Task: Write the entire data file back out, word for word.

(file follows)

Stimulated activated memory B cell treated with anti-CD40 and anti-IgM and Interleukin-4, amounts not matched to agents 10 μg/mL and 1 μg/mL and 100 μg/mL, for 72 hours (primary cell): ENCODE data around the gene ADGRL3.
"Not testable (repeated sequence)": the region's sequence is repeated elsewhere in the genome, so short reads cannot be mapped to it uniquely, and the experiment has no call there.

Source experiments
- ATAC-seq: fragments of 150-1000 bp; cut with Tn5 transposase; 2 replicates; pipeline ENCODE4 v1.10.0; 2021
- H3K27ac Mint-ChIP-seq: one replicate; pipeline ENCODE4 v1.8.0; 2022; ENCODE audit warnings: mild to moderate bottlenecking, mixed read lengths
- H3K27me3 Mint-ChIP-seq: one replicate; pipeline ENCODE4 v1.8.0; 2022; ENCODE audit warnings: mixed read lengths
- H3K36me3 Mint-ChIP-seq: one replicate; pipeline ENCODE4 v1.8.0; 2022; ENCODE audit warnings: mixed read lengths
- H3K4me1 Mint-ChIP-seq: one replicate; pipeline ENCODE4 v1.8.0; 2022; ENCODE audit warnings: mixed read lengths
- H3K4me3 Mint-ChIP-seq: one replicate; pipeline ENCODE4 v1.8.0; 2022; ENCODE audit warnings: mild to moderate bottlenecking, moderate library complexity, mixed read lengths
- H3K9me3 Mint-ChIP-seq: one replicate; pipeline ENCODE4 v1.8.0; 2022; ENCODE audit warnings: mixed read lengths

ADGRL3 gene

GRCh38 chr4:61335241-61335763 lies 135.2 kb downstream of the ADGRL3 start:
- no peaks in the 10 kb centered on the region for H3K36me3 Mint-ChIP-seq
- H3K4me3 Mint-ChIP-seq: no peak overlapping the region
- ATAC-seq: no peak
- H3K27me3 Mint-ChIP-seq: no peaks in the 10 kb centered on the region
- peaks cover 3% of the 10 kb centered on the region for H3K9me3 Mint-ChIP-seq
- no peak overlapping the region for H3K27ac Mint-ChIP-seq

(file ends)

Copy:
Stimulated activated memory B cell treated with anti-CD40 and anti-IgM and Interleukin-4, amounts not matched to agents 10 μg/mL and 1 μg/mL and 100 μg/mL, for 72 hours (primary cell): ENCODE data around the gene ADGRL3.
"Not testable (repeated sequence)": the region's sequence is repeated elsewhere in the genome, so short reads cannot be mapped to it uniquely, and the experiment has no call there.

Source experiments
- ATAC-seq: fragments of 150-1000 bp; cut with Tn5 transposase; 2 replicates; pipeline ENCODE4 v1.10.0; 2021
- H3K27ac Mint-ChIP-seq: one replicate; pipeline ENCODE4 v1.8.0; 2022; ENCODE audit warnings: mild to moderate bottlenecking, mixed read lengths
- H3K27me3 Mint-ChIP-seq: one replicate; pipeline ENCODE4 v1.8.0; 2022; ENCODE audit warnings: mixed read lengths
- H3K36me3 Mint-ChIP-seq: one replicate; pipeline ENCODE4 v1.8.0; 2022; ENCODE audit warnings: mixed read lengths
- H3K4me1 Mint-ChIP-seq: one replicate; pipeline ENCODE4 v1.8.0; 2022; ENCODE audit warnings: mixed read lengths
- H3K4me3 Mint-ChIP-seq: one replicate; pipeline ENCODE4 v1.8.0; 2022; ENCODE audit warnings: mild to moderate bottlenecking, moderate library complexity, mixed read lengths
- H3K9me3 Mint-ChIP-seq: one replicate; pipeline ENCODE4 v1.8.0; 2022; ENCODE audit warnings: mixed read lengths

ADGRL3 gene

GRCh38 chr4:61335241-61335763 lies 135.2 kb downstream of the ADGRL3 start:
- no peaks in the 10 kb centered on the region for H3K36me3 Mint-ChIP-seq
- H3K4me3 Mint-ChIP-seq: no peak overlapping the region
- ATAC-seq: no peak
- H3K27me3 Mint-ChIP-seq: no peaks in the 10 kb centered on the region
- peaks cover 3% of the 10 kb centered on the region for H3K9me3 Mint-ChIP-seq
- no peak overlapping the region for H3K27ac Mint-ChIP-seq